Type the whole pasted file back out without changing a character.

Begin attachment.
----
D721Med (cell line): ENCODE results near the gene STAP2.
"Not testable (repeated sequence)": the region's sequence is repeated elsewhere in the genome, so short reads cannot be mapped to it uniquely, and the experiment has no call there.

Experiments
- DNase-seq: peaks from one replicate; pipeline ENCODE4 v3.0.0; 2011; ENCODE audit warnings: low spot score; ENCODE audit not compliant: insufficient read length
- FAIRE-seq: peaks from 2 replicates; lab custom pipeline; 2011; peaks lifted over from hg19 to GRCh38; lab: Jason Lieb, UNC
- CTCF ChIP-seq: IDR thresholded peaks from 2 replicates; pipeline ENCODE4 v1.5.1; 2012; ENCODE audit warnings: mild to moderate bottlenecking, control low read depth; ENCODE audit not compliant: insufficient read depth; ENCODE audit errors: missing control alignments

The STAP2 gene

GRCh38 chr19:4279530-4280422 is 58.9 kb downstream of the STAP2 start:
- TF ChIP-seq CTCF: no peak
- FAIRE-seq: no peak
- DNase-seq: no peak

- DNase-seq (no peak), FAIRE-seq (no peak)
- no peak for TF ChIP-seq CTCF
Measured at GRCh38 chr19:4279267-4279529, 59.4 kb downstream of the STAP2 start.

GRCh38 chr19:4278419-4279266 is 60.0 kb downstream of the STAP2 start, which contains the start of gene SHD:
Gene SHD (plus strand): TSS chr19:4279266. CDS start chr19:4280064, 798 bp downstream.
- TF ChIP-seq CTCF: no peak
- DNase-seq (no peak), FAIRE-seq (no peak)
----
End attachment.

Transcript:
D721Med (cell line): ENCODE results near the gene STAP2.
"Not testable (repeated sequence)": the region's sequence is repeated elsewhere in the genome, so short reads cannot be mapped to it uniquely, and the experiment has no call there.

Experiments
- DNase-seq: peaks from one replicate; pipeline ENCODE4 v3.0.0; 2011; ENCODE audit warnings: low spot score; ENCODE audit not compliant: insufficient read length
- FAIRE-seq: peaks from 2 replicates; lab custom pipeline; 2011; peaks lifted over from hg19 to GRCh38; lab: Jason Lieb, UNC
- CTCF ChIP-seq: IDR thresholded peaks from 2 replicates; pipeline ENCODE4 v1.5.1; 2012; ENCODE audit warnings: mild to moderate bottlenecking, control low read depth; ENCODE audit not compliant: insufficient read depth; ENCODE audit errors: missing control alignments

The STAP2 gene

GRCh38 chr19:4279530-4280422 is 58.9 kb downstream of the STAP2 start:
- TF ChIP-seq CTCF: no peak
- FAIRE-seq: no peak
- DNase-seq: no peak

- DNase-seq (no peak), FAIRE-seq (no peak)
- no peak for TF ChIP-seq CTCF
Measured at GRCh38 chr19:4279267-4279529, 59.4 kb downstream of the STAP2 start.

GRCh38 chr19:4278419-4279266 is 60.0 kb downstream of the STAP2 start, which contains the start of gene SHD:
Gene SHD (plus strand): TSS chr19:4279266. CDS start chr19:4280064, 798 bp downstream.
- TF ChIP-seq CTCF: no peak
- DNase-seq (no peak), FAIRE-seq (no peak)